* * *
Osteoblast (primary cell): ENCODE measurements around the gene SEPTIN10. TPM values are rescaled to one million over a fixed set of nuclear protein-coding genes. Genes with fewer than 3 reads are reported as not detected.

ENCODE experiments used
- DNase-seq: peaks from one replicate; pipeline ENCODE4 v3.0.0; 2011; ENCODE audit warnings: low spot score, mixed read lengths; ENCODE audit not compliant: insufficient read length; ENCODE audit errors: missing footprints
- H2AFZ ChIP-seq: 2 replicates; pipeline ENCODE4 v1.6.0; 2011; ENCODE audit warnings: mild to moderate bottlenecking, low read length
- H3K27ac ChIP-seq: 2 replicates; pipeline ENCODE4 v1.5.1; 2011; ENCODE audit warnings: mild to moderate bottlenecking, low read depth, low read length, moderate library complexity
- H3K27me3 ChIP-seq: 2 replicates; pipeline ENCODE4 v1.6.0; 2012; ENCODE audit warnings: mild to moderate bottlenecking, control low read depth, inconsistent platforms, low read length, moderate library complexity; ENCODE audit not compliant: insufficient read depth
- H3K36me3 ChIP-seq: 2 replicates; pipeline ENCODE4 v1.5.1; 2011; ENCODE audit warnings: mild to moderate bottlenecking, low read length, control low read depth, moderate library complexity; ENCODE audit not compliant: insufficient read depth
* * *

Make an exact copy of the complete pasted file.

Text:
Osteoblast (primary cell): ENCODE measurements around the gene SEPTIN10. TPM values are rescaled to one million over a fixed set of nuclear protein-coding genes. Genes with fewer than 3 reads are reported as not detected.

ENCODE experiments used
- DNase-seq: peaks from one replicate; pipeline ENCODE4 v3.0.0; 2011; ENCODE audit warnings: low spot score, mixed read lengths; ENCODE audit not compliant: insufficient read length; ENCODE audit errors: missing footprints
- H2AFZ ChIP-seq: 2 replicates; pipeline ENCODE4 v1.6.0; 2011; ENCODE audit warnings: mild to moderate bottlenecking, low read length
- H3K27ac ChIP-seq: 2 replicates; pipeline ENCODE4 v1.5.1; 2011; ENCODE audit warnings: mild to moderate bottlenecking, low read depth, low read length, moderate library complexity
- H3K27me3 ChIP-seq: 2 replicates; pipeline ENCODE4 v1.6.0; 2012; ENCODE audit warnings: mild to moderate bottlenecking, control low read depth, inconsistent platforms, low read length, moderate library complexity; ENCODE audit not compliant: insufficient read depth
- H3K36me3 ChIP-seq: 2 replicates; pipeline ENCODE4 v1.5.1; 2011; ENCODE audit warnings: mild to moderate bottlenecking, low read length, control low read depth, moderate library complexity; ENCODE audit not compliant: insufficient read depth